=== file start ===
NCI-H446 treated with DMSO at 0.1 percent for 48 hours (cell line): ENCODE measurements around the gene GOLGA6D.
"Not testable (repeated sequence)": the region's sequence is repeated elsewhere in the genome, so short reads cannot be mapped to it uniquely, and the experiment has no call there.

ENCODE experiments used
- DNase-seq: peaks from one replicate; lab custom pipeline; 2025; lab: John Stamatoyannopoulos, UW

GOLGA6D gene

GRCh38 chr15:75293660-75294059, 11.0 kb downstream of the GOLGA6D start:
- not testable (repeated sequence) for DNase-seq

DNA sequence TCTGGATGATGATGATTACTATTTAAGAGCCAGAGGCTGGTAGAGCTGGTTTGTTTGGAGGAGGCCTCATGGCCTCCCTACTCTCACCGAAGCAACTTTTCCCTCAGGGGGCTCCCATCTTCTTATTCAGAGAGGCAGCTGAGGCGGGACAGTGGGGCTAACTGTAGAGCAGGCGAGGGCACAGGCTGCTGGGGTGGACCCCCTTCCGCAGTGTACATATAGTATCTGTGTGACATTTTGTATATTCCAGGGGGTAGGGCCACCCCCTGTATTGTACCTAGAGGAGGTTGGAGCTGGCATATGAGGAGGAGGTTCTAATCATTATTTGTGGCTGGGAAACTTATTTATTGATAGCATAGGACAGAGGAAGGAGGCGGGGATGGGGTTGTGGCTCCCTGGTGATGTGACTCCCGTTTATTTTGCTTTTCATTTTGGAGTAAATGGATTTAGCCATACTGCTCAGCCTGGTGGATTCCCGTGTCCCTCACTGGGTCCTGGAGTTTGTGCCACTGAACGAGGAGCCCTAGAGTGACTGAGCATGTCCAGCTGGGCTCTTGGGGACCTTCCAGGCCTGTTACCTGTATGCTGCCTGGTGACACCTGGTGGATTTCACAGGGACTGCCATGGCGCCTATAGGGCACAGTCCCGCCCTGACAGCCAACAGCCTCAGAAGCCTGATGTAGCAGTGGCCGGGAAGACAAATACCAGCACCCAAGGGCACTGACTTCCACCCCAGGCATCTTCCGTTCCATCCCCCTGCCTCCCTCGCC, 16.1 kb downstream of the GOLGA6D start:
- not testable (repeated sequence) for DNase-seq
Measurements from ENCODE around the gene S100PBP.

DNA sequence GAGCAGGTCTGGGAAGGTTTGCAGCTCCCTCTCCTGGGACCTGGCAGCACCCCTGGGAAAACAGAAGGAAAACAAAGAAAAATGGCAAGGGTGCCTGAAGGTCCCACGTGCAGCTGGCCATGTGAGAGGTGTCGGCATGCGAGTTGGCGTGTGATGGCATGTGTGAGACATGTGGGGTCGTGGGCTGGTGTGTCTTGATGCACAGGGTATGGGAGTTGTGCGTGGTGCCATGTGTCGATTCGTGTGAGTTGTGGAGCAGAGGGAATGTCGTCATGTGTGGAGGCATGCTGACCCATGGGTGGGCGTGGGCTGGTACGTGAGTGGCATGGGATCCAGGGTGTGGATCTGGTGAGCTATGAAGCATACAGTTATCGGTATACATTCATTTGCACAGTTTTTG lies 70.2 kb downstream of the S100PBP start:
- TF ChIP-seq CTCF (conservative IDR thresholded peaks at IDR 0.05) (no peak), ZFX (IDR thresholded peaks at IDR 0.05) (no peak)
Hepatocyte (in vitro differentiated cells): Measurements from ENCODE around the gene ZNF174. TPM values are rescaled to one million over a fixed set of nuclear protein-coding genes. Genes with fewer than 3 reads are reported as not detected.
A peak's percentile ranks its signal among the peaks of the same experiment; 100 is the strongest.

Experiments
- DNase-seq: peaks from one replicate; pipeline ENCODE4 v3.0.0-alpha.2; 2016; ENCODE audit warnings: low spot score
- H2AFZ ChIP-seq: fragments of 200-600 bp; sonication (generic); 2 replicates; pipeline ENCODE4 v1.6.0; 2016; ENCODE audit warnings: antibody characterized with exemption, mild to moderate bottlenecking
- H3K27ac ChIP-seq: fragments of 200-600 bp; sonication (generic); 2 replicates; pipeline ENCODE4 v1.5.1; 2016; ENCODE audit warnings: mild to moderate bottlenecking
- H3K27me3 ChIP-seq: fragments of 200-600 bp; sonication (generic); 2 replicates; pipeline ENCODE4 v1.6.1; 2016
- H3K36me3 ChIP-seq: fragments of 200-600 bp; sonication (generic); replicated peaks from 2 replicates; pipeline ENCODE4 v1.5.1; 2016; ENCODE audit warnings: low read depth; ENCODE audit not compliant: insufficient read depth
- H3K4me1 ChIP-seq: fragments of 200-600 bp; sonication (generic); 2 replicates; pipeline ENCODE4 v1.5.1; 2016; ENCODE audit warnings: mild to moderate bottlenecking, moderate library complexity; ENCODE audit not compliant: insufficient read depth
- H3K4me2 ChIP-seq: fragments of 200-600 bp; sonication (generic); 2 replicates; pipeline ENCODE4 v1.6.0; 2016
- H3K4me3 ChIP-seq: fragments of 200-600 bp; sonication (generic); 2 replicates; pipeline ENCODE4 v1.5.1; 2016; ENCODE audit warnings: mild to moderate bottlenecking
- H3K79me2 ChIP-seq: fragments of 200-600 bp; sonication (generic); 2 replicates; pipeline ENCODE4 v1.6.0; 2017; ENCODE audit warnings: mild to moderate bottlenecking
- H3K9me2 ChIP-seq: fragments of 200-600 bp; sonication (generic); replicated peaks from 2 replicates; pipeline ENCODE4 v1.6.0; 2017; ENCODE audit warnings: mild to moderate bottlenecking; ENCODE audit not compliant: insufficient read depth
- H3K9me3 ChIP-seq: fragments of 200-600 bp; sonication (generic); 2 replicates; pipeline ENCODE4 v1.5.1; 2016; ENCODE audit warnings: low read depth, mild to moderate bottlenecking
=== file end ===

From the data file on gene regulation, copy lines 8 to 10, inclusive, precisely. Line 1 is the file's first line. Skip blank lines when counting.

DNA sequence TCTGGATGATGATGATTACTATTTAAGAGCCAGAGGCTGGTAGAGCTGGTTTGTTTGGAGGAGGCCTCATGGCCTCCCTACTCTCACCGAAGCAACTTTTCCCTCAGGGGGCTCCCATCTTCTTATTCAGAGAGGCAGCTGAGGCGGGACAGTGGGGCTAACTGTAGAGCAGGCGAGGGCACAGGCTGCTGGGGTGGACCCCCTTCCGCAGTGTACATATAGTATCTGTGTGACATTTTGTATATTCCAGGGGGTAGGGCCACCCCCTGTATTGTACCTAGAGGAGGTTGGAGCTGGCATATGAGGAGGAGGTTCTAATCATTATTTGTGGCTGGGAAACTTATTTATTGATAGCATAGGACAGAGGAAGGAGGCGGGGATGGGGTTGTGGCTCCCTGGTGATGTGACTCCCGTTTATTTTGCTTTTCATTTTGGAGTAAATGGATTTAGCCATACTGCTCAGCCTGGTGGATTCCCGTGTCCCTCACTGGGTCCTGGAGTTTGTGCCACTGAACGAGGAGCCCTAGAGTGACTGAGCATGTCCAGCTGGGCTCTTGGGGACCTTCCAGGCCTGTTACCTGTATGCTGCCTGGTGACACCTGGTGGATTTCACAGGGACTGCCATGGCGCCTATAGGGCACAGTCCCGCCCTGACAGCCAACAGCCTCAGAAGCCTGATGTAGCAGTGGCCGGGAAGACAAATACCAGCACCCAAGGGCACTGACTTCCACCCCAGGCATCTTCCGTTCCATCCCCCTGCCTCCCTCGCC, 16.1 kb downstream of the GOLGA6D start:
- not testable (repeated sequence) for DNase-seq
Measurements from ENCODE around the gene S100PBP.